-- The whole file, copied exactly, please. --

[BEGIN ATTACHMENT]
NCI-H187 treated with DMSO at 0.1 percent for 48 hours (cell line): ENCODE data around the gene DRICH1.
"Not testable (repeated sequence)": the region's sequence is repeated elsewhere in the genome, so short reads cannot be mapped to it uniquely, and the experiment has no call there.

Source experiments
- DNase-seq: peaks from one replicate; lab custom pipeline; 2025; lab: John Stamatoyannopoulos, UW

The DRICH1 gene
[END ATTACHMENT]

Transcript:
NCI-H187 treated with DMSO at 0.1 percent for 48 hours (cell line): ENCODE data around the gene DRICH1.
"Not testable (repeated sequence)": the region's sequence is repeated elsewhere in the genome, so short reads cannot be mapped to it uniquely, and the experiment has no call there.

Source experiments
- DNase-seq: peaks from one replicate; lab custom pipeline; 2025; lab: John Stamatoyannopoulos, UW

The DRICH1 gene